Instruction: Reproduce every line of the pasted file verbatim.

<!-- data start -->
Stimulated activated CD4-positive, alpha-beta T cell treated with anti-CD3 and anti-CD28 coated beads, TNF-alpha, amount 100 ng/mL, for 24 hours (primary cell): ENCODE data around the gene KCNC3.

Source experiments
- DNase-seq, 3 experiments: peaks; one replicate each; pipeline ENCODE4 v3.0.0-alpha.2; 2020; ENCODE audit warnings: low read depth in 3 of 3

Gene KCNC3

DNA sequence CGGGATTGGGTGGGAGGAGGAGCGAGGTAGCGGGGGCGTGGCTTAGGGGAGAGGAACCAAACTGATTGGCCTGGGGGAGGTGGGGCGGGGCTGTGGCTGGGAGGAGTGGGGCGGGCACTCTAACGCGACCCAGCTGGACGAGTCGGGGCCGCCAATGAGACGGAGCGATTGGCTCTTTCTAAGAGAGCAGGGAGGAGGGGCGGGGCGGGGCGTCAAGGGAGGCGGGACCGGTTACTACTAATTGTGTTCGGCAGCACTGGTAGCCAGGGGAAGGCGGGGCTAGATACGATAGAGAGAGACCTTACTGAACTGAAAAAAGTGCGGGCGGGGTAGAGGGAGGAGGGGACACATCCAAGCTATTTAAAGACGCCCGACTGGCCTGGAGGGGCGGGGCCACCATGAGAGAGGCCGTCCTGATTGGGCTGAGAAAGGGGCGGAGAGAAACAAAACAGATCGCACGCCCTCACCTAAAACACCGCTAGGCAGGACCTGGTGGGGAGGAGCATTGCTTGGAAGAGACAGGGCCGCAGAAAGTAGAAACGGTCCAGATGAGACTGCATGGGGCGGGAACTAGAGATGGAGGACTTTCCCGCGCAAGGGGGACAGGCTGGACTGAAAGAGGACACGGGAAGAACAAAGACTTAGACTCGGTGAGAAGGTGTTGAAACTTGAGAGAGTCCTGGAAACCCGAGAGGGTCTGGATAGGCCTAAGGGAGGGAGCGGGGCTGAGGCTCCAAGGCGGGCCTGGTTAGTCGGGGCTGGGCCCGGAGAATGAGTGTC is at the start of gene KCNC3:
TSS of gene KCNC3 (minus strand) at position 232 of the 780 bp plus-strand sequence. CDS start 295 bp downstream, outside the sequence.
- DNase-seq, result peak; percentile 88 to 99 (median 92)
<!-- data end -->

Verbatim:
Stimulated activated CD4-positive, alpha-beta T cell treated with anti-CD3 and anti-CD28 coated beads, TNF-alpha, amount 100 ng/mL, for 24 hours (primary cell): ENCODE data around the gene KCNC3.

Source experiments
- DNase-seq, 3 experiments: peaks; one replicate each; pipeline ENCODE4 v3.0.0-alpha.2; 2020; ENCODE audit warnings: low read depth in 3 of 3

Gene KCNC3

DNA sequence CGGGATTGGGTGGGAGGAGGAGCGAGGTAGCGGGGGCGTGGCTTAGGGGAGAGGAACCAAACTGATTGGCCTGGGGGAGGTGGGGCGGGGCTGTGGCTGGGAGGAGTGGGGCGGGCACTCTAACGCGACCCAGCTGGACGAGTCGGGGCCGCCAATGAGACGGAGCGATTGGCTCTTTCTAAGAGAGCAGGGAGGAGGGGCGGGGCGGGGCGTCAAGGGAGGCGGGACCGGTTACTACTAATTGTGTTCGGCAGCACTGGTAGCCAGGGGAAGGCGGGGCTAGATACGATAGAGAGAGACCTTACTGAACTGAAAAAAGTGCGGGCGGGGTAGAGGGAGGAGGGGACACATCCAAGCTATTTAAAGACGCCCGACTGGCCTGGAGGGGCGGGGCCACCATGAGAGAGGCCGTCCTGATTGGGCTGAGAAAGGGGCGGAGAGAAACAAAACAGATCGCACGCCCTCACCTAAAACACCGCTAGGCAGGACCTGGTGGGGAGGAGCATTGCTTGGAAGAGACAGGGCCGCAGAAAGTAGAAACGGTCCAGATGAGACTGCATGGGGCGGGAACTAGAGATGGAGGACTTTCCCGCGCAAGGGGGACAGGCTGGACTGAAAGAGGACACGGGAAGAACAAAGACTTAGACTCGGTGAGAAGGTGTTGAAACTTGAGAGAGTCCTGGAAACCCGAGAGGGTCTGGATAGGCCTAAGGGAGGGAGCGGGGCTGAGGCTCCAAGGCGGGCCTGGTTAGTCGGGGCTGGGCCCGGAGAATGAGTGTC is at the start of gene KCNC3:
TSS of gene KCNC3 (minus strand) at position 232 of the 780 bp plus-strand sequence. CDS start 295 bp downstream, outside the sequence.
- DNase-seq, result peak; percentile 88 to 99 (median 92)